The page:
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False-positive results in metagenomic virus discovery: a strong case for follow-up diagnosis

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Abstract
A viral metagenomic approach using virion enrichment, random amplification and next-generation sequencing was used to investigate an undiagnosed cluster of dairy cattle presenting with high persistent fever, unresponsive to anti-microbial and anti-inflammatory treatment, diarrhoea and redness of nose and teat. Serum and whole blood samples were taken in the predicted hyperviraemic state of an animal that a few days later presented with these clinical signs. Bioinformatics analysis of the resulting data from the DNA virus identification workflow (a total of 32 757 sequences with average read length 335 bases) initially demonstrated the presence of parvovirus-like sequences in the tested blood sample. Thorough follow-up using specific real-time RT-PCR assays targeting the detected sequence fragments confirmed the presence of these sequences in the original sample as well as in a sample of an additional animal, but a contamination with an identical genetic signature in negative extraction controls was demonstrated. Further investigation using an alternative extraction method identified a contamination of the originally used Qiagen extraction columns with parvovirus-like nucleic acids or virus particles. Although we did not find any relevant virus that could be associated with the disease, these observations clearly illustrate the importance of using a proper control strategy and follow-up diagnostic tests in any viral metagenomic study.
Keywords
contamination, parvovirus, VETERINARY-MEDICINE, ORIGIN, SERONEGATIVE HEPATITIS, GENERATION SEQUENCING TECHNOLOGIES, PARVOVIRUS, next-generation sequencing, viral metagenomics, IDENTIFICATION, SAMPLES, CHINESE PATIENTS, VIRAL METAGENOMICS, TOOL

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Chicago
Rosseel, Toon, Bart Pardon, Kris De Clercq, Orkun Ozhelvaci, and Steven Van Borm. 2014. “False-positive Results in Metagenomic Virus Discovery: a Strong Case for Follow-up Diagnosis.” Transboundary and Emerging Diseases 61 (4): 293–299.
APA
Rosseel, T., Pardon, B., De Clercq, K., Ozhelvaci, O., & Van Borm, S. (2014). False-positive results in metagenomic virus discovery: a strong case for follow-up diagnosis. TRANSBOUNDARY AND EMERGING DISEASES, 61(4), 293–299.
Vancouver
1.
Rosseel T, Pardon B, De Clercq K, Ozhelvaci O, Van Borm S. False-positive results in metagenomic virus discovery: a strong case for follow-up diagnosis. TRANSBOUNDARY AND EMERGING DISEASES. 2014;61(4):293–9.
MLA
Rosseel, Toon, Bart Pardon, Kris De Clercq, et al. “False-positive Results in Metagenomic Virus Discovery: a Strong Case for Follow-up Diagnosis.” TRANSBOUNDARY AND EMERGING DISEASES 61.4 (2014): 293–299. Print.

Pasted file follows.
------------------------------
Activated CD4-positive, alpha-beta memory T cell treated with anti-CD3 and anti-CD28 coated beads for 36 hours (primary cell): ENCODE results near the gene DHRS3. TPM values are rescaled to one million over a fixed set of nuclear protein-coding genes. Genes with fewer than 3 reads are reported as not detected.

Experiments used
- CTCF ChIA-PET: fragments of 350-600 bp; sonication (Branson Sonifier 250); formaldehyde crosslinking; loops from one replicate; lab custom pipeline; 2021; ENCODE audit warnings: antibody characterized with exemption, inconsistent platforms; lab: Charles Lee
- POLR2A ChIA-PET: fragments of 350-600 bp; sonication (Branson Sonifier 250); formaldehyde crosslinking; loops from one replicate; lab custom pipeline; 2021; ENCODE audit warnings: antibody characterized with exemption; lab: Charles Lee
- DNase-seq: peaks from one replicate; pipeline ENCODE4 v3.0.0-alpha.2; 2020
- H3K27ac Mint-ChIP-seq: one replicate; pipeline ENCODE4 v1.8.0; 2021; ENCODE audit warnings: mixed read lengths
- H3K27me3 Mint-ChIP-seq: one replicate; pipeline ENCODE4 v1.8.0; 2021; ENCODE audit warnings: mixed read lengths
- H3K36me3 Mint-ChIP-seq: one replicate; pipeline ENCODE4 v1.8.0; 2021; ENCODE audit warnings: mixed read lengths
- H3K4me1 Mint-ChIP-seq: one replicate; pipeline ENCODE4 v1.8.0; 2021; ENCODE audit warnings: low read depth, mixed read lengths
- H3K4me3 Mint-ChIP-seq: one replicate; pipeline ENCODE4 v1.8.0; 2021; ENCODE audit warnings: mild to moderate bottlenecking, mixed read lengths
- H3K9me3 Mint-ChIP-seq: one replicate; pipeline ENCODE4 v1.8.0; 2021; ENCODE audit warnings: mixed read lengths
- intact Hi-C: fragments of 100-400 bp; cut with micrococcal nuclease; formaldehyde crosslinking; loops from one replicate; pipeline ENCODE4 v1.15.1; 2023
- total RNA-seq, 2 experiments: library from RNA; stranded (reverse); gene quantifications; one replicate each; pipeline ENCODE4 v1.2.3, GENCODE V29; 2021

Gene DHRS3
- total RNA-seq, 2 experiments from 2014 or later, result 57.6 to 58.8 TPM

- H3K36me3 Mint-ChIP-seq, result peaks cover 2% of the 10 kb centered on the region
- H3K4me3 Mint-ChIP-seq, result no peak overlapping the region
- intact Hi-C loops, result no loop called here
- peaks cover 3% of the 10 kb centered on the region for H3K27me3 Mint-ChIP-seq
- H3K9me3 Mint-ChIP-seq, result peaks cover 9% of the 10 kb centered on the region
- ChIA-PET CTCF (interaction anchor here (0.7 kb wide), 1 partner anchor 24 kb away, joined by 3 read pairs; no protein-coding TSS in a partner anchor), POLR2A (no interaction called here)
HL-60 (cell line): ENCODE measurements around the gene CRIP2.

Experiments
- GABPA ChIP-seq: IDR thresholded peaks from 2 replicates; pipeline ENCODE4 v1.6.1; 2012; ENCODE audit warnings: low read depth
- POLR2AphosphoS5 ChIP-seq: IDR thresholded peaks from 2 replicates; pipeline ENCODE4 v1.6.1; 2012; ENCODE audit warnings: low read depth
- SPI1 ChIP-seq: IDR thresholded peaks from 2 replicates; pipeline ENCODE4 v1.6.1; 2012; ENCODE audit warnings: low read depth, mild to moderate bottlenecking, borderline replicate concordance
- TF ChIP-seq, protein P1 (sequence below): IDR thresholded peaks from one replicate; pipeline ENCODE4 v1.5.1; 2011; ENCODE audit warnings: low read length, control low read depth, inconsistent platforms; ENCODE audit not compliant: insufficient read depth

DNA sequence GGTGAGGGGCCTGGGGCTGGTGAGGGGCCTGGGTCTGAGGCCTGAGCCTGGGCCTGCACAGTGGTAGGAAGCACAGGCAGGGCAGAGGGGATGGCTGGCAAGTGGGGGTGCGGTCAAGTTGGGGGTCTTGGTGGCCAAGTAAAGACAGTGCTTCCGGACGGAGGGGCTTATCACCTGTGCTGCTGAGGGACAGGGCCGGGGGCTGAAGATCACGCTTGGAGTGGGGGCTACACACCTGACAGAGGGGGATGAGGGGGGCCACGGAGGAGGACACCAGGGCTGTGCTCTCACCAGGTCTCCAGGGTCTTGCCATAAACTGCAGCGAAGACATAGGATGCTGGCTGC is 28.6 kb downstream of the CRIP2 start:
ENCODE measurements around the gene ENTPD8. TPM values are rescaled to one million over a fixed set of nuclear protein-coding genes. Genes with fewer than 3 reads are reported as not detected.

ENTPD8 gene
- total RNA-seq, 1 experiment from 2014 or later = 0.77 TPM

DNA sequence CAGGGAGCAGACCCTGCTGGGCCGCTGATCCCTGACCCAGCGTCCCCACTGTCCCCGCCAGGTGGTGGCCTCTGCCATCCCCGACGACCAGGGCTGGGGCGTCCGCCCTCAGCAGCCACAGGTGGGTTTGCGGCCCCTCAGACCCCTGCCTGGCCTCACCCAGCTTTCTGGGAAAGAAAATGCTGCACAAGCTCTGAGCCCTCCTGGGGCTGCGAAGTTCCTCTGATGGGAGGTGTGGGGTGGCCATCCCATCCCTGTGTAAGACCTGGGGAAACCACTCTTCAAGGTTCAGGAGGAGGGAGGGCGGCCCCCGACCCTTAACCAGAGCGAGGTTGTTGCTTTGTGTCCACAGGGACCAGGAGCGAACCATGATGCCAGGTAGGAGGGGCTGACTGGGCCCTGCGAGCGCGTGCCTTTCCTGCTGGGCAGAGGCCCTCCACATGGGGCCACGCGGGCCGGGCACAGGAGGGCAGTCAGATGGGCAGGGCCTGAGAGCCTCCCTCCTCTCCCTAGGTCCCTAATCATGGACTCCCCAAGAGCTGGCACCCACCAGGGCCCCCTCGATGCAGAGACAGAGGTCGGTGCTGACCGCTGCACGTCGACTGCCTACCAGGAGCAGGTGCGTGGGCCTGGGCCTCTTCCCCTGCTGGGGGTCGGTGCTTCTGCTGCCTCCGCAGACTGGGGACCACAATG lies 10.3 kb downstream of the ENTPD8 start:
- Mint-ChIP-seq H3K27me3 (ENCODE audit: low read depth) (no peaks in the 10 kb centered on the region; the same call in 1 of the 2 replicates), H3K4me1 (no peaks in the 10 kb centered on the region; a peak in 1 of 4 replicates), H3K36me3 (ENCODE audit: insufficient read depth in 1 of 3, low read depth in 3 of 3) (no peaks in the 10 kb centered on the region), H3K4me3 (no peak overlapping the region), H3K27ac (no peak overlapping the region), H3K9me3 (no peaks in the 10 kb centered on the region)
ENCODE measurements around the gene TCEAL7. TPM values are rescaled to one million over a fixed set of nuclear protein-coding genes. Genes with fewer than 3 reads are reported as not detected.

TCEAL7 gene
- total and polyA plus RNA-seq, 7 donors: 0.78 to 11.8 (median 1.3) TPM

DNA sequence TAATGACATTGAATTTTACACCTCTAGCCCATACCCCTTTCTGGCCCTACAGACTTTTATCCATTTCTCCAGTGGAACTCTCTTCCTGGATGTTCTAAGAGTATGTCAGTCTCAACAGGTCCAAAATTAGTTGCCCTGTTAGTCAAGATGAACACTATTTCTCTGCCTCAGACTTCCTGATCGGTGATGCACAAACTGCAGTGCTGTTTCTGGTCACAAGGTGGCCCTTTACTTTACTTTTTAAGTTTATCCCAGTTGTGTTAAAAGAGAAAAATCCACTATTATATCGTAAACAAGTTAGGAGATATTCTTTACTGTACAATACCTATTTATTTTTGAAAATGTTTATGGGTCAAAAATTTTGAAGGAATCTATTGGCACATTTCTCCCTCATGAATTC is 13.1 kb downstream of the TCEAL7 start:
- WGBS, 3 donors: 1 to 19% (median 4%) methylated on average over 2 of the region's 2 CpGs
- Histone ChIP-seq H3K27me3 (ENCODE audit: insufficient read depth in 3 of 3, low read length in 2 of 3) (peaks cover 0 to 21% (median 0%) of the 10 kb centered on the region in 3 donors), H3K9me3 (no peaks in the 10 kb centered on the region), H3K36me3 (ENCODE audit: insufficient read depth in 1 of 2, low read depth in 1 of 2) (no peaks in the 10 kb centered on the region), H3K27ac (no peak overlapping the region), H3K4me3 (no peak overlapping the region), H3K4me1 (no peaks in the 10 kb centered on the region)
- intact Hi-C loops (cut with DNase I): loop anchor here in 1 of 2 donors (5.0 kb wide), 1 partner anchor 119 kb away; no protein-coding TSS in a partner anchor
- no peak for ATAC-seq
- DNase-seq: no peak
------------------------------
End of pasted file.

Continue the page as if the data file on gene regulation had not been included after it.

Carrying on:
@article{4411643,
  abstract     = {A viral metagenomic approach using virion enrichment, random amplification and next-generation sequencing was used to investigate an undiagnosed cluster of dairy cattle presenting with high persistent fever, unresponsive to anti-microbial and anti-inflammatory treatment, diarrhoea and redness of nose and teat. Serum and whole blood samples were taken in the predicted hyperviraemic state of an animal that a few days later presented with these clinical signs. Bioinformatics analysis of the resulting data from the DNA virus identification workflow (a total of 32 757 sequences with average read length 335 bases) initially demonstrated the presence of parvovirus-like sequences in the tested blood sample. Thorough follow-up using specific real-time RT-PCR assays targeting the detected sequence fragments confirmed the presence of these sequences in the original sample as well as in a sample of an additional animal, but a contamination with an identical genetic signature in negative extraction controls was demonstrated. Further investigation using an alternative extraction method identified a contamination of the originally used Qiagen extraction columns with parvovirus-like nucleic acids or virus particles. Although we did not find any relevant virus that could be associated with the disease, these observations clearly illustrate the importance of using a proper control strategy and follow-up diagnostic tests in any viral metagenomic study.},
  author       = {Rosseel, Toon and Pardon, Bart and De Clercq, Kris and Ozhelvaci, Orkun and Van Borm, Steven},
  issn         = {1865-1674},
  journal      = {TRANSBOUNDARY AND EMERGING DISEASES},
  keyword      = {contamination,parvovirus,VETERINARY-MEDICINE,ORIGIN,SERONEGATIVE HEPATITIS,GENERATION SEQUENCING TECHNOLOGIES,PARVOVIRUS,next-generation sequencing,viral metagenomics,IDENTIFICATION,SAMPLES,CHINESE PATIENTS,VIRAL METAGENOMICS,TOOL},
  language     = {eng},
  number       = {4},
  pages        = {293--299},
  title        = {False-positive results in metagenomic virus discovery: a strong case for follow-up diagnosis},
  url          = {http://dx.doi.org/10.1111/tbed.12251},
  volume       = {61},
  year         = {2014},
}

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